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Preview: Who Will and Should Win at Tonight's Gotham Awards

Photo of Peter Knegt By Peter Knegt | Indiewire November 26, 2012 at 9:26AM

The 22nd annual Gotham Independent Film Awards -- the first competitive awards show of the season -- take place tonight at Cipriani Wall Street in New York. In recent years, they've proven to be incredibly unpredictable. But that won't stop us from giving our take on five of the juried categories.
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"Moonrise Kingdom."

The 22nd annual Gotham Independent Film Awards go down tonight at Cipriani Wall Street in New York, the first competitive awards show of the season. Indiewire will be on the scene offering minute-by-minute (ish) coverage, but in the meantime we figured why not offer a preview of how things might play out.

Note first that the Gothams can be incredibly unpredictable. Last year, "Beginners" and "The Tree of Life" tied for best feature, beating out arguable favorite "The Descendants." In 2010, Ronald Bronstein won best breakthrough actor (for "Daddy Longlegs") over eventual Oscar nominee Jennifer Lawrence (for "Winter's Bone"). The same thing happened the year before, when Catalina Saavedra's performance in "The Maid" won over Jeremy Renner for "The Hurt Locker" in the same category. So despite what's suggested below, it's likely we'll be in for a few or more surprises.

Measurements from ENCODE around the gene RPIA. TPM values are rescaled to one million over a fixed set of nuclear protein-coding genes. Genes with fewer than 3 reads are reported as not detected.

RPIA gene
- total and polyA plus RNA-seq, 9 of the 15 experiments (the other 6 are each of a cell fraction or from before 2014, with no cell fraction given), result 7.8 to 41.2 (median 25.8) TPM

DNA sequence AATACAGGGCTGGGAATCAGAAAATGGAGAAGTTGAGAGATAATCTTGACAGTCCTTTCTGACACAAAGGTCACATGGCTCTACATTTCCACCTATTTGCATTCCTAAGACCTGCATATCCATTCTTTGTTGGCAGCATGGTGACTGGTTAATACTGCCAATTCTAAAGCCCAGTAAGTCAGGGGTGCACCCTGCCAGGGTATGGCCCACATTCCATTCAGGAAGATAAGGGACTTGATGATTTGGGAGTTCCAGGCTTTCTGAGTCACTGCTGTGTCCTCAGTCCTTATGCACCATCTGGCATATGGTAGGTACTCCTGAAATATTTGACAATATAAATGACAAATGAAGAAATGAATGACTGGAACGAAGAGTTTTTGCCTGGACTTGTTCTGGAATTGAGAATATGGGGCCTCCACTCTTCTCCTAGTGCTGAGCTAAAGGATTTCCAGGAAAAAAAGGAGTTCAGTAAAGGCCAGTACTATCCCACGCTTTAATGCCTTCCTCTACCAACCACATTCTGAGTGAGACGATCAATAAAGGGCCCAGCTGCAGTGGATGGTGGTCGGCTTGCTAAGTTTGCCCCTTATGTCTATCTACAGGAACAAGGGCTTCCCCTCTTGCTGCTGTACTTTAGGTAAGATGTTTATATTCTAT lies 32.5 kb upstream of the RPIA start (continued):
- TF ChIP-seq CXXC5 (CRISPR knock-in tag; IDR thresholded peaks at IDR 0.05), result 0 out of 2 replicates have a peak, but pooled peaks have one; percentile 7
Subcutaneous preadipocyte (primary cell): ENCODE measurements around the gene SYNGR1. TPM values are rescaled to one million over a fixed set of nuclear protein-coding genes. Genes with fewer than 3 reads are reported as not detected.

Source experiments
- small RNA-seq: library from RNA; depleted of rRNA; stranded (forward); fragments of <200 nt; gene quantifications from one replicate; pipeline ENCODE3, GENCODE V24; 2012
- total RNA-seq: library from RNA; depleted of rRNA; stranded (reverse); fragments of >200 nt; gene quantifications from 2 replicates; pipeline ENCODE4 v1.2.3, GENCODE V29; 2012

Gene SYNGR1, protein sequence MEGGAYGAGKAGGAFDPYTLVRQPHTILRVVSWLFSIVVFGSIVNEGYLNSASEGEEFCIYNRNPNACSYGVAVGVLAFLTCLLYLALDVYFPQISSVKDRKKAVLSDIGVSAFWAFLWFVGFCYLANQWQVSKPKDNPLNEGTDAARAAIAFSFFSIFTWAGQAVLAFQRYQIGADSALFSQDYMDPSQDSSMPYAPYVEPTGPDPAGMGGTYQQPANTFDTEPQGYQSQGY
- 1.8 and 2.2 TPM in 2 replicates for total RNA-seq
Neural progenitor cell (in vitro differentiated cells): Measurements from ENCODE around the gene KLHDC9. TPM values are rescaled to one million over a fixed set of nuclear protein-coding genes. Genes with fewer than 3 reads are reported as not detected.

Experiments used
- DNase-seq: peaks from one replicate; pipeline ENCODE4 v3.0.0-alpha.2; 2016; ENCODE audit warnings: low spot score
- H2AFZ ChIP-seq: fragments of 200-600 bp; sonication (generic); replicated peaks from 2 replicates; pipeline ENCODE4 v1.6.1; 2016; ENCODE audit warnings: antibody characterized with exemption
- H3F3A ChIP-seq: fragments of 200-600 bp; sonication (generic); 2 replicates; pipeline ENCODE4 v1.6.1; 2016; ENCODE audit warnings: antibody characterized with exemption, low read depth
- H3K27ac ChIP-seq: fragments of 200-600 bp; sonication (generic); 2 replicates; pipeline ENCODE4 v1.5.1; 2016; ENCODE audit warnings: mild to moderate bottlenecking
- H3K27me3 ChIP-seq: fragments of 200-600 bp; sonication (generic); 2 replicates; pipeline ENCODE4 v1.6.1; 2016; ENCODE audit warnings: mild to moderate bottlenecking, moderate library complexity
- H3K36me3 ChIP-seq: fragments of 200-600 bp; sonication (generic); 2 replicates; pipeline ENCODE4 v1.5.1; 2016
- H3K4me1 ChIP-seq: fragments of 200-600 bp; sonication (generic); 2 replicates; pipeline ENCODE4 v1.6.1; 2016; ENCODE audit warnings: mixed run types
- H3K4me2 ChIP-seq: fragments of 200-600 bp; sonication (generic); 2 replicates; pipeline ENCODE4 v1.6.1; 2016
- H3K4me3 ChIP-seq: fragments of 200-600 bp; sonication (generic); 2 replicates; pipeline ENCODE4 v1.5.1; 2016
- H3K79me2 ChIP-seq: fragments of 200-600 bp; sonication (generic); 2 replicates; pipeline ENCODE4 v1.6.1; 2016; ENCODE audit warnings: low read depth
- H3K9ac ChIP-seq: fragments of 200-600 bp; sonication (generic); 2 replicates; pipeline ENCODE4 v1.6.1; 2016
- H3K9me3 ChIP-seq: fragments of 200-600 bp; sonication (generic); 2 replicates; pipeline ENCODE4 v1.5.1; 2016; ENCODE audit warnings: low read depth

READ MORE: Gotham Awards Announce 2012 Nominations

With that in mind, here's our take on 5 of the 6 juried categories (excluding "Best Film Not Playing at a Theater Near You" because I've only seen one of the five nominees... though check out this article by my colleague Eric Kohn for an extensive take on the films shortlisted there).

Best Feature
The nominees: "Bernie," "The Loneliest Planet," "The Master," "Middle of Nowhere" and "Moonrise Kingdom"
What will win: One would think it's a two way race between "The Master" and "Moonrise Kindgom," though given the Gothams' history, nothing's certain. And while its divisive  reception might be a challenge, Paul Thomas Anderson's latest seems to have enough passionate fans to have the edge. This could give it a small but much-needed boost going into the rest of awards season, which has grown increasingly heated since "The Master" opened back in September. But who knows, maybe there'll be another tie.
What should win: "The Master." While each of the other nominees are great in their own ways, Anderson's film stands on a whole other level of greatness.

"Silver Linings Playbook"
Best Ensemble Performance
The nominees: "Bernie," "Moonrise Kingdom," "Safety Not Guaranteed," "Silver Linings Playbook" and "Your Sister's Sister"
What will win: If it loses best feature, a deserved consolation prize for "Moonrise Kingdom" could come in this category. Its impressive cast (including Bill Murray, Frances McDormand, Tilda Swinton, Edward Norton and Bruce Willis) certainly makes up one of the year's best ensembles. But it might not stand a chance against the folks from "Silver Linings Playbook," who definitely have the most buzz going into tonight. That would also finally give Jennifer Lawrence the Gotham Award she lost out on two years back.